What are the most popular Italian wines? And popular Italian wines in which way? There isn’t a single and straight forward answer, it all depends.
The most popular Italian wines, abroad, are possibly the likes of Brunello di Montalcino
, recently joined by the Prosecco
which are some of the most expensive wines and with the longer history, but popularity changes, popularity is seasonal, there are new trends and wines joining them every season, and for most of them, the popularity lasts just one season. Italy produces thousands of wines.
For Italian wines, and when I say wines, I mean appellations, it is not the individual wine made by a specific producers that becomes popular, but the whole appellation or grape/wine, eg primitivo, that includes hundreds or thousands of producers, check our DOC
Italian wine maps to understand the size of the Italian wine industry. Very rarely a specific wine becomes popular, simply because of the enormous resources required to stand out in a crowded market made of wines from all over the world.
For the more educated and knowledgeable wine drinkers, there are differences between producers, and every appellation has a list of producers considered to be the best in their wine region, a list that changes regularly because of new producers or wine making discoveries. Wine evolves and trends change.
These are the appellations, but there are also individual wines that are admired and very popular, perhaps the most famous are the Sassicaia and Tignanello, both red wines from Tuscany, both now classified as Supertuscany
and considered amongst the best wines in the world, not just Italian. They are popular because they were probably the first Italian wines trying to pursue quality independently of the appellation when they were first created. I would say that both producers were visionary and instead of making an easy to sell wine, devoted their resources in making great wines. Italian viticulture has since changed and now the majority of producers pursue quality over saleability.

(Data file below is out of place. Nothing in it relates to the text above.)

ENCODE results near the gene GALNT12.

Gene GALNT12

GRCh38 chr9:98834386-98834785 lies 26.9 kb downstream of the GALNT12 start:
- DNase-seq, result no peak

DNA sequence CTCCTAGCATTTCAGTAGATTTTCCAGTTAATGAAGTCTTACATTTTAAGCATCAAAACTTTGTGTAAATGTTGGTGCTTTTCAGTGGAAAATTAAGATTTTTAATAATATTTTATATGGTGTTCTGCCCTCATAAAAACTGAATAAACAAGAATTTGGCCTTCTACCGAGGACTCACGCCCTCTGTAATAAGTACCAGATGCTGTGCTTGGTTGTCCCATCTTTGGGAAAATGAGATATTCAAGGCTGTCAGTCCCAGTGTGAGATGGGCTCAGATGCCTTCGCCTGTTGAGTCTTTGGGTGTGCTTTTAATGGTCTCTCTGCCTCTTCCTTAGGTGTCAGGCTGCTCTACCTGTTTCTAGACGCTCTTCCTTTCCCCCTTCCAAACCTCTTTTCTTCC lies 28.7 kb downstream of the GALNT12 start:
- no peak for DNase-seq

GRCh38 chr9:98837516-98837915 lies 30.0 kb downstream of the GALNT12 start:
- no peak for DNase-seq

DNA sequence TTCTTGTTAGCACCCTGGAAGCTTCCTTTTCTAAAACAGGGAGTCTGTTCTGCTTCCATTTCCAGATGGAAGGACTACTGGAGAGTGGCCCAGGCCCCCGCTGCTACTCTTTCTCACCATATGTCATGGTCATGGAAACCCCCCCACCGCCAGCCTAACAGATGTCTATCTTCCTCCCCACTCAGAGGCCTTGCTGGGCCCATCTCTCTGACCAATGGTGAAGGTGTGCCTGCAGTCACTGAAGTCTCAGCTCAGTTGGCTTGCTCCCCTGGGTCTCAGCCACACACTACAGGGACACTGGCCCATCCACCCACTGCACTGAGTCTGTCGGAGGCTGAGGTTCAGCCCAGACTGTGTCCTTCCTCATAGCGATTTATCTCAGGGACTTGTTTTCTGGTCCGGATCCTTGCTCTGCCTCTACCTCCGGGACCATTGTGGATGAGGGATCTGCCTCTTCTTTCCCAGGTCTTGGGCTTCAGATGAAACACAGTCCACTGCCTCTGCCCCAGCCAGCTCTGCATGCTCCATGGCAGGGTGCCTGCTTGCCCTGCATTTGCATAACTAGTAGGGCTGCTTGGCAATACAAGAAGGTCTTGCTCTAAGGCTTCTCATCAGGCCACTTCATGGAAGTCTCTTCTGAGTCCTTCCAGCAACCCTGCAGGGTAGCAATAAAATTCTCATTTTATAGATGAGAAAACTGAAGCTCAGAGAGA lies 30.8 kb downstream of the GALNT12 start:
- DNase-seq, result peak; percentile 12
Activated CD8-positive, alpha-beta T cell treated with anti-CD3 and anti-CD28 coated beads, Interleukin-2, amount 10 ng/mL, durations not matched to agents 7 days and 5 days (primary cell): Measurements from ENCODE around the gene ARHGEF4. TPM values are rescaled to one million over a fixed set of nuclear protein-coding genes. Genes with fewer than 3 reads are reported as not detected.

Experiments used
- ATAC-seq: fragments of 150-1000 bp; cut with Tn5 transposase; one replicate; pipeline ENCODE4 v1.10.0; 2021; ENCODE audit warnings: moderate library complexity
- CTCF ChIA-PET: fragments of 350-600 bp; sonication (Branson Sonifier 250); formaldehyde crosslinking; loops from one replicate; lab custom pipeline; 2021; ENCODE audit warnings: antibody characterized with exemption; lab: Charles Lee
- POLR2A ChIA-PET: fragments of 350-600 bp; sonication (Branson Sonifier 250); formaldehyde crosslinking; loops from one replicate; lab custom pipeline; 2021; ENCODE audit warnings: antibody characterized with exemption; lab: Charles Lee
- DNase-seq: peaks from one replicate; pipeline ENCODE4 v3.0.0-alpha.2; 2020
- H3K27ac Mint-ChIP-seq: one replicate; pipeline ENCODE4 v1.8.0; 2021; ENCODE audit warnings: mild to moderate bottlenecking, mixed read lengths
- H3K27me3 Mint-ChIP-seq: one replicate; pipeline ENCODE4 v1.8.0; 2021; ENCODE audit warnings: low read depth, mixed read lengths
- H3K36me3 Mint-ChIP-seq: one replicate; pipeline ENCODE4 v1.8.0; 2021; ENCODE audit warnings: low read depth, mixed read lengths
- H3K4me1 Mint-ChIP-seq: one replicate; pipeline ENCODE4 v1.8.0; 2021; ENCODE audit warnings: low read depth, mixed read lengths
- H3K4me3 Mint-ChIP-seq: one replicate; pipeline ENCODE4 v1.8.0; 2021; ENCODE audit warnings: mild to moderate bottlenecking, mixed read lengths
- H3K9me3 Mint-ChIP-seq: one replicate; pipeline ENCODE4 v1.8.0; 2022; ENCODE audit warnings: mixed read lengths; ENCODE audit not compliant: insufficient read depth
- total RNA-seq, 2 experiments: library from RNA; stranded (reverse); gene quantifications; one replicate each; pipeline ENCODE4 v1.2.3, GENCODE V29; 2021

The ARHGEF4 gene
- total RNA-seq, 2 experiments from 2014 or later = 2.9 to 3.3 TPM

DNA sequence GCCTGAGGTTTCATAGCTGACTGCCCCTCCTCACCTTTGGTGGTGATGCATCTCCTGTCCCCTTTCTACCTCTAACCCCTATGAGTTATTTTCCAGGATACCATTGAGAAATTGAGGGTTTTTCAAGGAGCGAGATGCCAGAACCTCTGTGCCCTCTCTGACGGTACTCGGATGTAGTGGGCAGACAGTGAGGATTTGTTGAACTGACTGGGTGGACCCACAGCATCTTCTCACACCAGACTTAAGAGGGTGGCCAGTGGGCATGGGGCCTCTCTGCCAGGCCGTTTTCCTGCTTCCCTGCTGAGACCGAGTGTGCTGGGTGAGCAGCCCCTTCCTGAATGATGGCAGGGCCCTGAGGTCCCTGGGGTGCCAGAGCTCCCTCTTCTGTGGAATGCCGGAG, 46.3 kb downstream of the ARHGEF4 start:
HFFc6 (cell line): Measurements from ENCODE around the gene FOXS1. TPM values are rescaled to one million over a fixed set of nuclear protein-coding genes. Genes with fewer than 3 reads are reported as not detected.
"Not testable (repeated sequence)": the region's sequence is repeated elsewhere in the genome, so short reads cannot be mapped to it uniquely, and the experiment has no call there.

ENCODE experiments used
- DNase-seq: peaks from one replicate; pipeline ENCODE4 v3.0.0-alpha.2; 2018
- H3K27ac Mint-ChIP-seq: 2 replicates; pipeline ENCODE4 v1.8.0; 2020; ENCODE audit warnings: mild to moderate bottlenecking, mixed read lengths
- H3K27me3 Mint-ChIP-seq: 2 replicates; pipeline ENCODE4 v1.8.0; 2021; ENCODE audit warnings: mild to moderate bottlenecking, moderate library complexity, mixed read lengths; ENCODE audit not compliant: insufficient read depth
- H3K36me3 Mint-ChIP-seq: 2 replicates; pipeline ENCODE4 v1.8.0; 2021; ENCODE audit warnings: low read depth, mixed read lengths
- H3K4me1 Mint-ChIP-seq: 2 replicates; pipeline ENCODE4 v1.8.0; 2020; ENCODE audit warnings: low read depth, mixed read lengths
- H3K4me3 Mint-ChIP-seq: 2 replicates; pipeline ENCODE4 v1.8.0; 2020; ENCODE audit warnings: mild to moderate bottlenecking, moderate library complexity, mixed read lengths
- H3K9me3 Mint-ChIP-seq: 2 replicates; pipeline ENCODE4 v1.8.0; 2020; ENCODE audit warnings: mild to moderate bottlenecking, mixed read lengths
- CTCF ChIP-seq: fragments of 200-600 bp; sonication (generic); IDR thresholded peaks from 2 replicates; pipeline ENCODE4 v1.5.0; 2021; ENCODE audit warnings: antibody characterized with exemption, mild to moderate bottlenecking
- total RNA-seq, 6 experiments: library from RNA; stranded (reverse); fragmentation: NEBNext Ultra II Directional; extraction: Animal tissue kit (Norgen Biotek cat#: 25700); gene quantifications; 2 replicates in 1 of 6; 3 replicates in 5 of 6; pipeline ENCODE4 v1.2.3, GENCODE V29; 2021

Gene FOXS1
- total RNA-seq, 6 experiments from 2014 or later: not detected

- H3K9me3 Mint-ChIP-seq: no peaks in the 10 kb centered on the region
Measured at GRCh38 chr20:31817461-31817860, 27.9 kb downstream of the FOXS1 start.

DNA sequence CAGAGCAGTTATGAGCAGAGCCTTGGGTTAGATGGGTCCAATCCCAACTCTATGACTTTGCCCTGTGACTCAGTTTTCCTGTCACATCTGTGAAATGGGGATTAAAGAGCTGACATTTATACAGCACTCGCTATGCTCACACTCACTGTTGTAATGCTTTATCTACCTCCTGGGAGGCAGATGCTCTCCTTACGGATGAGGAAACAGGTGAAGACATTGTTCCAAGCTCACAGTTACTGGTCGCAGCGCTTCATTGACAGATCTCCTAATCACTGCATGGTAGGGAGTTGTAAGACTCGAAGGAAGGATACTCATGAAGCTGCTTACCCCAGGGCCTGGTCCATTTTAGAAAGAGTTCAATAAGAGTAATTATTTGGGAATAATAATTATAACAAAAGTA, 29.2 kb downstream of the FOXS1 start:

Popular is a very floating adjective and at the moment, the most popular Italian wines together with the four mentioned above, are Montepulciano d’Abruzzo, Primitivo, Pinot Grigio e Nero d’Avola mainly because of the number of bottles made. In the early ’80 the most popular Italian wines were Frascati, Soave, Chianti and Lambrusco, some of the first Italian appellations. In the 80’ there was the belief that DOC and DOCG were better wines, wines that have mostly seen their sales collapsing due to too many poor quality wines sold. Chianti and Soave are only two that despite having made the error, have been working hard to improve their reputation and the results are yet to come.
There are also grapes widely planted in Italy and used in many wines, the classic example is the Sangiovese, planted almost everywhere in Central Italy and used in numerous wines, that is a very popular grape and for many also a very popular wine. Other grapes include Barbera, widely grown in the North West of Italy and also considered a popular Italian wine or Primitivo, an Apulian wine currently widely appreciated. like all Apulian wines.
For Italians and Italy, the situation changes significantly. In Italy, due to the thousands of grapes, hundreds of appellations and thousand of winemakers, the tendency is to drink locally made wines, which are also the most popular, that pair perfectly the local food. For example, in Abruzzo, locals drink plenty of Montepulciano d’Abruzzo and the other local grape varieties and very little Pinot Grigio or Prosecco, only visitors will ask for it and shops and restaurants will be offering Montepulciano wine from dozens of producers and only one Pinot Grigio or Prosecco.